Moving From Self-Centered to Other-Centered: Reflections from a “Wandering Jew and a Very Confused Christian”

In his insightful and provocative book The Second Mountain, David Brooks proposes that in searching for a “moral life,” one should move from climbing a “first mountain,” characterized by the phrase “I’m Free to be Myself,” to climbing a “second mountain” where life moves from self-centered to other-centered, as captured by the phrase “Where All in This Together.” He explores the four commitments that define a life of meaning and purpose on the second mountain: to a spouse and family, to a vocation, to a philosophy or faith, and to a community. Particularly provocative is his description of his own religious pilgrimage, ending with his assertion that he is a “wandering Jew and a very confused Christian.”

Although I do not have the competence to sort through the theological challenges of fully understanding the relationship between Judaism and Christianity, I will draw on the understanding of David Brooks (who is also not a theologian) as to central aspects of the “Jewish story” and the “Jesus story” and his comparison of these two stories. I will then conclude, perhaps provocatively, that he makes too much of the “differences” because of a “false choice” that he presents to the reader; which will lead me to conclude with reflections on how my understanding of what it means to be a follower of Jesus does, or does not, fit with Brooks’ understanding.

I start with Brooks’ report on the “Jewish ethos” of his childhood.

This was the Jewish ethos of my childhood. Imagine a better future; build a better future. Don’t let them destroy us. Make it in the promised land. It was a worldly ethos, but it grew out of a deeper and more eternal one. We are commanded to co-create the world. We are commanded to finish what God has begun. Our common salvation comes through works and good deeds. Salvation though work. Survival through intelligence. Righteousness is something you achieve together, collectively as a people. And then you argue about it over a dinner table (p. 217).

Brooks first hints at the difference he sees between the Jewish and Christian stories in his description of Jesus as a “scapegoat.”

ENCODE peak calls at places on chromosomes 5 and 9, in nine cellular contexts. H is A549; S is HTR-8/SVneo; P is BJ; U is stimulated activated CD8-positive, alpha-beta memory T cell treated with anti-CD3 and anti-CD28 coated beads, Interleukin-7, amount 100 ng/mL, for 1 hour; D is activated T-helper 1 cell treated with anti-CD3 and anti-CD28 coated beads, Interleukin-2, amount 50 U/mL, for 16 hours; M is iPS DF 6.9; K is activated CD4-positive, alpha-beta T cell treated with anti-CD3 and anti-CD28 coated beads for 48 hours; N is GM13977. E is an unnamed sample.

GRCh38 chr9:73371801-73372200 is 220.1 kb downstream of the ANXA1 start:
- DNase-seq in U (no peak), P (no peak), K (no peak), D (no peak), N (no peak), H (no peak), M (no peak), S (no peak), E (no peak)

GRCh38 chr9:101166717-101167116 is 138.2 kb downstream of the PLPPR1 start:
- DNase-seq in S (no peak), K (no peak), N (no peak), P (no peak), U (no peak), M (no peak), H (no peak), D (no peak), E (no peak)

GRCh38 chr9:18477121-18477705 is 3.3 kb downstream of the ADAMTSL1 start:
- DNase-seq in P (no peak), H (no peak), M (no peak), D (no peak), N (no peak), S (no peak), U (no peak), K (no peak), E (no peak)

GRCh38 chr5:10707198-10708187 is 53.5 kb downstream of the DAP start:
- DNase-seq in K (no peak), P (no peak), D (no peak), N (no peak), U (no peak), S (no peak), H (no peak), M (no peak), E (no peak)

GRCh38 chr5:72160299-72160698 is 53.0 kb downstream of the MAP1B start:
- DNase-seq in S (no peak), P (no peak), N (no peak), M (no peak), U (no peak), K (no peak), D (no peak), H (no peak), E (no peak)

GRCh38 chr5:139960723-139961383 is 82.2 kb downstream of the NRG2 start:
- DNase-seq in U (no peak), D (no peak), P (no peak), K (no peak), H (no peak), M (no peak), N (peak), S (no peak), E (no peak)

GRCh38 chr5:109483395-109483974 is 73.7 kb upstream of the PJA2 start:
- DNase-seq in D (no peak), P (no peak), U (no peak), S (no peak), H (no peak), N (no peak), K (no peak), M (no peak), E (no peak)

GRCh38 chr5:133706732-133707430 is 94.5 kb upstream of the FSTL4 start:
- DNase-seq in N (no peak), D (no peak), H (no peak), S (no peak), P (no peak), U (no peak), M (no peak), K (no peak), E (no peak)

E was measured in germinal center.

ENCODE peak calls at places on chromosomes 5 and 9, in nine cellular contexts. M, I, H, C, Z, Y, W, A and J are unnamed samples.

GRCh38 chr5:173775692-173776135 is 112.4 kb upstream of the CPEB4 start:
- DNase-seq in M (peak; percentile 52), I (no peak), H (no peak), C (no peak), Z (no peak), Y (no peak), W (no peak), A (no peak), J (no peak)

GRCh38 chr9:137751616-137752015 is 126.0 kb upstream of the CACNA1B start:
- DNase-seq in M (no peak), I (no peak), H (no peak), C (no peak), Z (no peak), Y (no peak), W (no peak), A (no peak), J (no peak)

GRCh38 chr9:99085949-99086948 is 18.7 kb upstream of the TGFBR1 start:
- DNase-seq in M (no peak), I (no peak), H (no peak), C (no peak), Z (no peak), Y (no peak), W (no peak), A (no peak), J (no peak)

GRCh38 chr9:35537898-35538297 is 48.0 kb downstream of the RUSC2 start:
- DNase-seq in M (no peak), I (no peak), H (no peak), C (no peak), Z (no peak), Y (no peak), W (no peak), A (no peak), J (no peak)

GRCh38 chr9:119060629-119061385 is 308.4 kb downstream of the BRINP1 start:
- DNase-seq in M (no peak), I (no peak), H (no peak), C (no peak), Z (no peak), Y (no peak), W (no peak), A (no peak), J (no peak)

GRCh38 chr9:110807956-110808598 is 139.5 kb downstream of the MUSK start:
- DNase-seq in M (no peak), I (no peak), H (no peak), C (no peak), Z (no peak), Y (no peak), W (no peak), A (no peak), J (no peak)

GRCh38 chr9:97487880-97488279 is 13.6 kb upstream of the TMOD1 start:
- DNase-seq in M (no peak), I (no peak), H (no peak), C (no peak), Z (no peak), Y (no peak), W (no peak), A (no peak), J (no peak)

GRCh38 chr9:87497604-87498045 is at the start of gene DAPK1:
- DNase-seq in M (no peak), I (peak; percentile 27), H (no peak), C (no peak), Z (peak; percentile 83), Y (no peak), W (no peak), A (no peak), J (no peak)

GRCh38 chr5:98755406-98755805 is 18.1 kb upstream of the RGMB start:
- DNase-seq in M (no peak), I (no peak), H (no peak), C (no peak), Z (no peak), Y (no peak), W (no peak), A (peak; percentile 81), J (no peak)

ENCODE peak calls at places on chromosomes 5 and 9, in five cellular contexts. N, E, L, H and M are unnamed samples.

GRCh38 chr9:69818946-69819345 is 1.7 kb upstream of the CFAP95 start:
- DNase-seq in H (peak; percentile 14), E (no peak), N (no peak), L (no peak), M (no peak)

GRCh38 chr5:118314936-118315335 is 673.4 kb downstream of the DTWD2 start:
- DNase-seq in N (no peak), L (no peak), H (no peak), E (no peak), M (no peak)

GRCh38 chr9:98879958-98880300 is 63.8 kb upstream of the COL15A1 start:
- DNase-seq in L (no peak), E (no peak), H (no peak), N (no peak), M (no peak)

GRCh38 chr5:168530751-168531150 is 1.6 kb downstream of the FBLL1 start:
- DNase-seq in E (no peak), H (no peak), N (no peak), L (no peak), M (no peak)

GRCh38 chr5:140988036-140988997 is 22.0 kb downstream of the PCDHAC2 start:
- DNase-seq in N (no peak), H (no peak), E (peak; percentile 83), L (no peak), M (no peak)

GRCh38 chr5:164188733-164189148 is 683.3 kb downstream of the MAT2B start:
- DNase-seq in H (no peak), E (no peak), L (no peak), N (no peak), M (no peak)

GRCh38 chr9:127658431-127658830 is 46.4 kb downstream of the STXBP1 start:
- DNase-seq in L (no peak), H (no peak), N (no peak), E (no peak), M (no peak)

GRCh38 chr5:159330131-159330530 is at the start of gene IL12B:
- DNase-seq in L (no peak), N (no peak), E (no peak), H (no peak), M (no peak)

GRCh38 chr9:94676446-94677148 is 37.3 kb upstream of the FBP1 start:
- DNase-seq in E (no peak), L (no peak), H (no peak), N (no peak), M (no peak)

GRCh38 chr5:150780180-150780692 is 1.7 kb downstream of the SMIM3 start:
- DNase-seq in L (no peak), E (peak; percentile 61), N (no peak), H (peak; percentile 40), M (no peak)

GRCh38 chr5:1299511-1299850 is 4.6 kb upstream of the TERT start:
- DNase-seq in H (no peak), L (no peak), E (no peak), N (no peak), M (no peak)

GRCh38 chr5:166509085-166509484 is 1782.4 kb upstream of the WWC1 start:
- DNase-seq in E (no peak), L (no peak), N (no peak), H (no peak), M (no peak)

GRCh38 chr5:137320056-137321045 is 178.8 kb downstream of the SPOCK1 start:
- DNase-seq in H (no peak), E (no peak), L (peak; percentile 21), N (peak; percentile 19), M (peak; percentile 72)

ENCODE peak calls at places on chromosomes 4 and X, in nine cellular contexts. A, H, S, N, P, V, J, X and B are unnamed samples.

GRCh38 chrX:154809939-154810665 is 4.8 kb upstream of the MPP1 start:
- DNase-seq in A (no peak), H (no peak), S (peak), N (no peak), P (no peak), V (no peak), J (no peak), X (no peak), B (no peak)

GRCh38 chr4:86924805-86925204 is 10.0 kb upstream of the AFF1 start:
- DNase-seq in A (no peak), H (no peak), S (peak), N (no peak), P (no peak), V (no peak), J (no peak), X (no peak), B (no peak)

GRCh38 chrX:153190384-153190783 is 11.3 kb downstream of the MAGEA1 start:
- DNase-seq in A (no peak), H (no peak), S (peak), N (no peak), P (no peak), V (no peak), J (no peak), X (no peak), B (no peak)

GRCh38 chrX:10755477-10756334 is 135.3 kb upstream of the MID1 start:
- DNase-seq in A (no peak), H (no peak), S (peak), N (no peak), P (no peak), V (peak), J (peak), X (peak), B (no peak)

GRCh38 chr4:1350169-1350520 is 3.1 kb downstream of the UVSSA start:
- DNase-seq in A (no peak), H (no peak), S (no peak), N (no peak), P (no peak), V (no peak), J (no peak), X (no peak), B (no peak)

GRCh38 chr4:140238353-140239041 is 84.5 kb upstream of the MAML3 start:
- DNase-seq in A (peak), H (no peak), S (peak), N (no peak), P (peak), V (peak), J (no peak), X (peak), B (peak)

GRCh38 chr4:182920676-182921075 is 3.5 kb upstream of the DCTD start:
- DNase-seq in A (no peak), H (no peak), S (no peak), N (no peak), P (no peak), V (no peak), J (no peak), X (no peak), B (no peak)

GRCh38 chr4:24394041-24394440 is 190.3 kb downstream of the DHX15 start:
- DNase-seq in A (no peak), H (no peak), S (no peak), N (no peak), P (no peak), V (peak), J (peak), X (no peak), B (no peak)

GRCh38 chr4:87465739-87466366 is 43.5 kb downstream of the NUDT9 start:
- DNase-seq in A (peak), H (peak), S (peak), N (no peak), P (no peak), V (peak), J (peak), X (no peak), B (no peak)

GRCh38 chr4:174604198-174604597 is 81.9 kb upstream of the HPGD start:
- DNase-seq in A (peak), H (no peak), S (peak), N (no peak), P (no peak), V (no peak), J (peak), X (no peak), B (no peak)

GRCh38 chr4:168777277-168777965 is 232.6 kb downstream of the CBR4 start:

Jesus is the classic scapegoat, the innocent outsider that all the groups could rally around in their bloodlust, and dump their hatreds on. The only thing that is different about the Jesus story – and it is a big difference – is that in this story Jesus came to earth precisely to be the scapegoat. He volunteered for this job, forgave those who executed him, and willingly carries the sins of the world on his shoulders. He came precisely to bow down, to suffer, and to redeem the world (p. 219).

Based on these views of the Jewish and Jesus stories, Brooks suggests a stark difference regarding the role of “worldly accomplishment.”

In my semi-secular world of Jewish New York, we put peoplehood before faith. We were living in the shadow of the holocaust, so survival was not taken for granted. We celebrated effort, work, smarts, discipline, accomplishment, achievement. In the rabbinic tradition, the Messiah was associated with poverty, righteousness associated with the poor and the miserable. But that is not how Judaism is lived out in American culture. We were pointing toward accomplishment.

But the Jesus story was not about worldly accomplishment. It was nearly about its opposite. Jesus bowed down in order to rise up; he died so others might live. Christians are not saved by works but by faith. In fact, you can’t earn the prize of salvation, because it has already been given to you by grace (p. 219).

There is so much to unpack here. I have no reason to question Brooks’ description of the Jewish ethos and story. In fact, his descriptions of the Jewish focus on “accomplishment,” “works and good deeds” and “loving-kindness” comport well with my experience with my Jewish schoolmates in Brooklyn. But his “confusion” about those aspects of his faith informed by the Christian story may reflect a misunderstanding of the Christian story, at least as I have come to understand and embrace that story.